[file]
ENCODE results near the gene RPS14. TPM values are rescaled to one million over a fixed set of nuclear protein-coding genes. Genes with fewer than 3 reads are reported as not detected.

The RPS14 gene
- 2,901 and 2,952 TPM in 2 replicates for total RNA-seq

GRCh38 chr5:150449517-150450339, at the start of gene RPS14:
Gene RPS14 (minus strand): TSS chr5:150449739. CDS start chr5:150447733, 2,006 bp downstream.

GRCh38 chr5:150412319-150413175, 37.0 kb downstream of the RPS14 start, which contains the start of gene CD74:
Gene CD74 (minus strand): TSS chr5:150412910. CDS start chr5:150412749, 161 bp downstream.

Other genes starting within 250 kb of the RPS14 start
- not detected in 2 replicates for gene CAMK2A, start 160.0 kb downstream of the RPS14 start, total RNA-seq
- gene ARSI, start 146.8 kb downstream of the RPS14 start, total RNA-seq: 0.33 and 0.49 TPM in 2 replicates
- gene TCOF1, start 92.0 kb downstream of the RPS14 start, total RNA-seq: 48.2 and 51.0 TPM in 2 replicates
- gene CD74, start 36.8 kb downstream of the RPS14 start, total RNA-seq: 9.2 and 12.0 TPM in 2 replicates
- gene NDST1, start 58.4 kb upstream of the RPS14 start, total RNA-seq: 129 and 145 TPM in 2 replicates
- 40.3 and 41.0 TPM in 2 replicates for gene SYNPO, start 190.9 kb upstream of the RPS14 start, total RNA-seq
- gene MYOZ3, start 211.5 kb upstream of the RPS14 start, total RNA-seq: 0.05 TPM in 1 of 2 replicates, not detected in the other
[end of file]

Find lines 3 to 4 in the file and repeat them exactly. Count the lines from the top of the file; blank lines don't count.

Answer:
- 2,901 and 2,952 TPM in 2 replicates for total RNA-seq

GRCh38 chr5:150449517-150450339, at the start of gene RPS14: